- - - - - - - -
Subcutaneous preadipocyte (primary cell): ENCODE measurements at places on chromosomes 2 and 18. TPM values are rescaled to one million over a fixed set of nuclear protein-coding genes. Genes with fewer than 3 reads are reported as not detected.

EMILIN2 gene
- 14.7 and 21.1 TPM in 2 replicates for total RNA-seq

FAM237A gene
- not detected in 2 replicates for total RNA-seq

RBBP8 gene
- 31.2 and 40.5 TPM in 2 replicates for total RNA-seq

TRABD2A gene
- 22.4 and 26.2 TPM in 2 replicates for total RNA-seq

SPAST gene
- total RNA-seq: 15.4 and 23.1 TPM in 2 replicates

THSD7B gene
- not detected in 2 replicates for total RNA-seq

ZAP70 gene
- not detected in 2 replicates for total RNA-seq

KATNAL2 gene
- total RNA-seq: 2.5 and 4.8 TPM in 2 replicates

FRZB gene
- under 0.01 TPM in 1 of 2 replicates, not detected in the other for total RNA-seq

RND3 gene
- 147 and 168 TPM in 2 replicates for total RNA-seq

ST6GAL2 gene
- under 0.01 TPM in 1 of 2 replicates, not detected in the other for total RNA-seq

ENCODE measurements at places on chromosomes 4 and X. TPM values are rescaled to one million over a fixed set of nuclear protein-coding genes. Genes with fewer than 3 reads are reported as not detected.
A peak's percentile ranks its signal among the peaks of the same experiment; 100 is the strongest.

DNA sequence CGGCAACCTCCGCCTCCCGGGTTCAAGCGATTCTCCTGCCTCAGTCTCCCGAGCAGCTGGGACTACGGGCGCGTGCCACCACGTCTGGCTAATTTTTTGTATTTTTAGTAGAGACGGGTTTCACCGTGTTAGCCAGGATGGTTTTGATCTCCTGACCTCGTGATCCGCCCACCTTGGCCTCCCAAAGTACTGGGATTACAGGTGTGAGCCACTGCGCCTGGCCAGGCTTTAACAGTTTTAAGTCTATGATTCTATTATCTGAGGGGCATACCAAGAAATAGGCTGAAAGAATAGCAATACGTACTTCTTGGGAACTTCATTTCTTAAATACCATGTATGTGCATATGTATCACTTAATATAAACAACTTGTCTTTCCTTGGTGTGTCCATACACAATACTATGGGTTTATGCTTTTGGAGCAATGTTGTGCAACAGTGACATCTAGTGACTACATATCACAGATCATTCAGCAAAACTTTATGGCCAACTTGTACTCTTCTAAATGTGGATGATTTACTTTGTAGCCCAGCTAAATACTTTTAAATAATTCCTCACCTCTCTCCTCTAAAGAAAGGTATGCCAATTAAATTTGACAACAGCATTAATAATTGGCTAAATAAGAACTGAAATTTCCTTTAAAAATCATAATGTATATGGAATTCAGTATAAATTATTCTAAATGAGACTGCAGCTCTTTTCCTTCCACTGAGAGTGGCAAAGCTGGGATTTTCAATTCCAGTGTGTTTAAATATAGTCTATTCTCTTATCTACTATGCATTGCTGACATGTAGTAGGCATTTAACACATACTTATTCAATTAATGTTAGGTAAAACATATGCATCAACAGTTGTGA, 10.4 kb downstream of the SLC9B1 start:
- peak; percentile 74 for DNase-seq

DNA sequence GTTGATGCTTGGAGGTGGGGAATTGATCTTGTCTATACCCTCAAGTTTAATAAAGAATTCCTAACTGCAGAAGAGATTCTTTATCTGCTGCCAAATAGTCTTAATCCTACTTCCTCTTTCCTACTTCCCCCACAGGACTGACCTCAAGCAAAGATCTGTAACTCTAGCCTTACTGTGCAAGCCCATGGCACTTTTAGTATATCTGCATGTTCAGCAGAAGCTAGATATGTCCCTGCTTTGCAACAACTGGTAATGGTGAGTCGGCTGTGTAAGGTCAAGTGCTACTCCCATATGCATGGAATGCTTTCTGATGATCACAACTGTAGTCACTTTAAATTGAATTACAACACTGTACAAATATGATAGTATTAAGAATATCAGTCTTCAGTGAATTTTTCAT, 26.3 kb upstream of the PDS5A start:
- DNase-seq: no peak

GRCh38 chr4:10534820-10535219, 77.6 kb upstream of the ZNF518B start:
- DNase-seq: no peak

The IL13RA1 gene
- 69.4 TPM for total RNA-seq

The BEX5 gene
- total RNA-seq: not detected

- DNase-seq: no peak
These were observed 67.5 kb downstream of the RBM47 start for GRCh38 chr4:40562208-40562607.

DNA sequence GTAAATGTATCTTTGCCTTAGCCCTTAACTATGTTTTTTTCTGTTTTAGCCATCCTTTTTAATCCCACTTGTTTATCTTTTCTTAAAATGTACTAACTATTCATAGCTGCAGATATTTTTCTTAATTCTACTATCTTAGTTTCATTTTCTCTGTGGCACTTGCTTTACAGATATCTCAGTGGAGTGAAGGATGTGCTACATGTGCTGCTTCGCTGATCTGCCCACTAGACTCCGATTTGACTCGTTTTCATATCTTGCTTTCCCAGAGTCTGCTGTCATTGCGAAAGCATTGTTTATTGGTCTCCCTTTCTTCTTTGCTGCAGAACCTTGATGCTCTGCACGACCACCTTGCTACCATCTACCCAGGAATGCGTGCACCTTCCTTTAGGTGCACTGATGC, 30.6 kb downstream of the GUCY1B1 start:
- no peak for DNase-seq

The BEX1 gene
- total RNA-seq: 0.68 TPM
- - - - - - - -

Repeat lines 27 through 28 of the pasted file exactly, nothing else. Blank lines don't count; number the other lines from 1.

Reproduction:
- peak; percentile 74 for DNase-seq

DNA sequence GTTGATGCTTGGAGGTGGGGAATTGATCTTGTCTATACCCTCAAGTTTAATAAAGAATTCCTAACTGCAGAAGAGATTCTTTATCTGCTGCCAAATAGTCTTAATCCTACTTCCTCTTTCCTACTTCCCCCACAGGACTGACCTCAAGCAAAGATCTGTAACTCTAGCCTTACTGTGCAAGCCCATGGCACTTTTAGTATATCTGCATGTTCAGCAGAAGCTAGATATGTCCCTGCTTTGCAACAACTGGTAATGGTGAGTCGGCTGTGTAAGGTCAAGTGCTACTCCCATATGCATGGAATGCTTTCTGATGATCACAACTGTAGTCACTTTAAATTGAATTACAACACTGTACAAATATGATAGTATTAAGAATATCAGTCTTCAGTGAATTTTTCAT, 26.3 kb upstream of the PDS5A start: